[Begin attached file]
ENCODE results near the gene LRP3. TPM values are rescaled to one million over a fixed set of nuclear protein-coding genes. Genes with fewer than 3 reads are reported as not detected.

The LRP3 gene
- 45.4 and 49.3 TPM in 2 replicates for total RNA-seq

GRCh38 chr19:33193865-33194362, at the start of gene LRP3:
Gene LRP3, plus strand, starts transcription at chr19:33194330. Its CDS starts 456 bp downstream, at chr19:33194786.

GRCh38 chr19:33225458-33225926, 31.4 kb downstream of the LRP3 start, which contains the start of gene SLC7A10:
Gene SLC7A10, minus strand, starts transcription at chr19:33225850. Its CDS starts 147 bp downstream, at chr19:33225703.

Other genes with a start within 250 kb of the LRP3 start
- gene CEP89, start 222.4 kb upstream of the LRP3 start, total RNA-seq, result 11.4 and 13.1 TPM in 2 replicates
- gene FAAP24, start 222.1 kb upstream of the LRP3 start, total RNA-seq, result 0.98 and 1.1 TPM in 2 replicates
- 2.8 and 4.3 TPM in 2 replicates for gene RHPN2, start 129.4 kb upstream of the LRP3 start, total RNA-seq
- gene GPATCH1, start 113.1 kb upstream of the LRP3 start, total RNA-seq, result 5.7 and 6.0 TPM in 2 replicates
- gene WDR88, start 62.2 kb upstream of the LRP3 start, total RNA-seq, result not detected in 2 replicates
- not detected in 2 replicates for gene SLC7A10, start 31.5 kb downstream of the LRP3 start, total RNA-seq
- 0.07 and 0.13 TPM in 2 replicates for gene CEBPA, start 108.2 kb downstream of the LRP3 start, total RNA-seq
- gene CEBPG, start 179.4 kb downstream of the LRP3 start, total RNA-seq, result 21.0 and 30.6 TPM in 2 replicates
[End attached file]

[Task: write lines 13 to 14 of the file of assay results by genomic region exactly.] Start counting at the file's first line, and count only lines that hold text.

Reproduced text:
- gene WDR88, start 62.2 kb upstream of the LRP3 start, total RNA-seq, result not detected in 2 replicates
- not detected in 2 replicates for gene SLC7A10, start 31.5 kb downstream of the LRP3 start, total RNA-seq